“K-12 suicide has a more captivated audience,” explained Reichard, noting the state’s need to more significantly fund mental health needs in schools, but also the less publicized, very real concerns with adult suicide. Utah Foundation’s policy focus in this area is supported by the recent news that Utah has the fifth-highest suicide rate in the country. Further evidence of this concern is City Journals’ recent interview with Salt Lake County Public Health, where the executive director indicated reducing adult suicide as a key initiative for the nationally decorated public health agency.
“A lot more research needs to be done,” Reichard said. “Suicide is not well understood.” Nor is the effectiveness of intervention methods, he observed. Reichard said UF will prioritize an investment in research to help policy makers understand how to best allocate budget dollars “to make sure dollars are going to effective programs.”
Research, but not advocacy—when it rains, it pours
Here, Reichard underscored that Utah Foundation neither advocates nor lobbies policy direction, but rather, is firmly focused on being an unbiased, but loud oracle—foreseeing the future and informing relevant audiences who are in the position to not just advocate and lobby, but actually formulate and then enforce policy.
The 2019 Utah Legislative session was like its spring rainfall—stunningly record-breaking. The Utah Legislature passed a record number of bills, surpassing its next-closest bill-passing year by what Reichard estimated to be 10%. “Cranking them out” is how he describes the legislators’ efforts. “It was something else.”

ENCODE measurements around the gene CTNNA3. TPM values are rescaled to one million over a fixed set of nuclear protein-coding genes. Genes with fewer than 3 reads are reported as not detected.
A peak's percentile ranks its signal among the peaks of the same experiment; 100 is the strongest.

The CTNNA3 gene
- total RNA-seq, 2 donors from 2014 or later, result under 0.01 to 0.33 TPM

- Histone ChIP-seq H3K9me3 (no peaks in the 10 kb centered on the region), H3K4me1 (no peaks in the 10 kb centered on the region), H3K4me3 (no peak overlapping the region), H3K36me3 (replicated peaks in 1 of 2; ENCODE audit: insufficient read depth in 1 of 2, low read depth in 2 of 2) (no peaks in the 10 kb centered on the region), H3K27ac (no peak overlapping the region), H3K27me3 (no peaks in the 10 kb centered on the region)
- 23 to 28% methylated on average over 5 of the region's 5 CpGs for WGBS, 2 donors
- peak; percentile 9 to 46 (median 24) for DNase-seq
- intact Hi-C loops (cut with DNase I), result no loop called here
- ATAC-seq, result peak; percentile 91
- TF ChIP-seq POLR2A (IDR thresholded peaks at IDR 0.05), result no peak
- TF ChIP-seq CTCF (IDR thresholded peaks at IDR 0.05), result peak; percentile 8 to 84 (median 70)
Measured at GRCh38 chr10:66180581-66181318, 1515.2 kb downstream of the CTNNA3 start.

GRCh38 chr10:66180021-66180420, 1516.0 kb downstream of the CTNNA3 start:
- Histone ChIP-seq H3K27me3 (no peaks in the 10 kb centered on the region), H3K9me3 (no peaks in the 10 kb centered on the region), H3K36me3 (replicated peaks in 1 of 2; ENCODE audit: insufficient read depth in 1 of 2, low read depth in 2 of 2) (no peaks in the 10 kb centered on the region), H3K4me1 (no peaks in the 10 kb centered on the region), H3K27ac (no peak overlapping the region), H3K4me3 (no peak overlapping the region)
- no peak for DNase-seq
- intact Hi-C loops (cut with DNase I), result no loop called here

While Reichard does not say so, the preponderance of informed legislation is a success marker for UF. “We meet throughout the year with legislators and local officials as well,” he said, with the goal being to “make sure [legislative pursuits] stay relevant.”
For legislators, this is a welcome thing.
“Since we’re not lobbyists. We’re not up there, trying to tell legislators what to do,” Reichard said. However, the presence is extremely influential, as Utah Foundation makes presentations to committee meetings and is a strong source of information to not just policy makers, but to the press and the public.
Dangers of legislating alone—on state and municipal levels
Utah Foundation is seeking to not just influence policy on the state level, but to also help aid Utah communities.
This direction is evident by UF’s inclusion of numerous municipalities on its board. (Here in Salt Lake County, Sandy, South Jordan and West Valley City all have representation on the Utah Foundation Board of Trustees, as does the Granite School District.)
UF has been focused on the value of and the impact of Utah’s “social capital” on a statewide level. However, this past spring, Reichard invited Harvard policy-theorist and author Robert Putnam as the keynote for its spring conference. Putnam’s classic, “Bowling Alone: The Collapse and Revival of American Community” probes this issue of social capital—or the networks of relationships among people, enabling society to function effectively.
“To the extent that you have weak community structure, you have people who become more dependent on government to fill the void. Things are incredibly interconnected,” Reichard said, likely thinking of more projects to come, hopefully benefitting Utah municipalities as well as the whole state.